Positive parenting phrases can help children thrive by encouraging their curiosity and personal development! This style of parenting is based on clear expectations, consistency and reliability, and affection and appreciation. With positive parenting, you can better understand your child’s individuality and boost their confidence.
While every family knows what’s best when it comes to their children and their parenting style, here are some phrases to use with your child if you’re interested in implementing positive parenting in your daily routine!
1. Praising efforts over outcomes
Taking the focus away from the outcome of your child’s efforts (winning a game or getting a perfect score) helps them recognize that their worth isn’t defined by winning or losing.
In this example, children see that they can earn praise and positive outcomes by trying hard!
2. Negating children’s challenges
Comments that invalidate or negate a child’s experience can discredit their reality, especially if a task was difficult for them.
Acknowledging the amount of effort a child puts into a task helps them understand that it’s better to try and fail than to never try at all.
3. Acknowledging all feelings
If your child is worried about something, that feeling is very real for them. As an adult, you might know that there’s nothing to worry about, but a child doesn’t have the knowledge or experience to make the same realization.
In this case, it’s helpful to actively listen to what your child is worried about so you can find the root of their anxiety and talk it through with them. Children feel supported and secure in knowing that they’re not alone and that you understand their anxiety.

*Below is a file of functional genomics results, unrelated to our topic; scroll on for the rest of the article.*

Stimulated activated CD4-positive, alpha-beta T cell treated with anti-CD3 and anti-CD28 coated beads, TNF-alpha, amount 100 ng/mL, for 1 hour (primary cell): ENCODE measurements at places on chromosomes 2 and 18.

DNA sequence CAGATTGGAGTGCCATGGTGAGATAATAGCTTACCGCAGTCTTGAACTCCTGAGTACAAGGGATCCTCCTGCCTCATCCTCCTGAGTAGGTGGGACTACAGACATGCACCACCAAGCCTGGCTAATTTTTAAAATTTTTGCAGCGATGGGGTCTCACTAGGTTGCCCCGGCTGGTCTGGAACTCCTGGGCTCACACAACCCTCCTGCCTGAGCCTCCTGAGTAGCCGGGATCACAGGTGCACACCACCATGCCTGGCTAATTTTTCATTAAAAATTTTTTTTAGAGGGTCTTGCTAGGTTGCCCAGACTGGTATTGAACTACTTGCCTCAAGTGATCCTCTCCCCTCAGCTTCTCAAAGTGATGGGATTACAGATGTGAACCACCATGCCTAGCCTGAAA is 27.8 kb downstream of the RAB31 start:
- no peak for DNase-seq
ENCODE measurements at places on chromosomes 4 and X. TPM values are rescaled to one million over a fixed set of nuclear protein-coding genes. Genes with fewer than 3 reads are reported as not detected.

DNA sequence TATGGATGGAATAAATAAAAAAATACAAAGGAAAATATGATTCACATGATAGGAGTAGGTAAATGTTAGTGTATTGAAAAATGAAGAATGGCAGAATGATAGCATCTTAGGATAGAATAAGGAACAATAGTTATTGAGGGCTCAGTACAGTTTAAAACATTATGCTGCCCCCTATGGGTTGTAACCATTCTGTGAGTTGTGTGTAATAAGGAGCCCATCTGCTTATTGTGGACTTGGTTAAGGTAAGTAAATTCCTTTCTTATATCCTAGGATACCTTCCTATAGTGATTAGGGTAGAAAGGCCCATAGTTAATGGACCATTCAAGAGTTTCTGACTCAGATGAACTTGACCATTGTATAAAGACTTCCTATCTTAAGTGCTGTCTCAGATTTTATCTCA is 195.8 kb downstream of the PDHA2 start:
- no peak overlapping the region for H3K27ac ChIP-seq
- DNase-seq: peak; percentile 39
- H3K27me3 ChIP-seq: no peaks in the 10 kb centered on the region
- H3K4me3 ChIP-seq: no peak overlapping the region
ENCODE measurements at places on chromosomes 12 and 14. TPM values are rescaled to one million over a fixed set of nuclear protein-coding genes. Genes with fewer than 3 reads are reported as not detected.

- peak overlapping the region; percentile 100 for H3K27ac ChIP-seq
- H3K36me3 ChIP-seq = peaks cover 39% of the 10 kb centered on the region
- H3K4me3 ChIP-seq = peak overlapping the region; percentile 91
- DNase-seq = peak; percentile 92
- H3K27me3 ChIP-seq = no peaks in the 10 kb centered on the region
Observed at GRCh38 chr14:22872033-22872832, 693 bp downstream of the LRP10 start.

4. Overpraising abilities
We love our children more than anything in the world; it’s normal to react with high praise for all the things they do!
That said, it can be helpful to find a healthy balance of praise for your child’s achievements, because too much praise may make it more difficult for them to accept failure and setbacks later on in life.
5. Addressing mature subjects
If your child is asking about something mature, they likely have some information about it already. It’s important to address their questions so they feel comfortable and confident coming to you with questions in the future, plus they may have received incorrect or misleading information from others.
Give your child space to explain what they know and think about the issue, then try to explain the complex issues to them in a factual and simple manner. It’s helpful to remind your child that you are always there to listen and answer their questions to the best of your ability.
Positive Parenting and Lingokids
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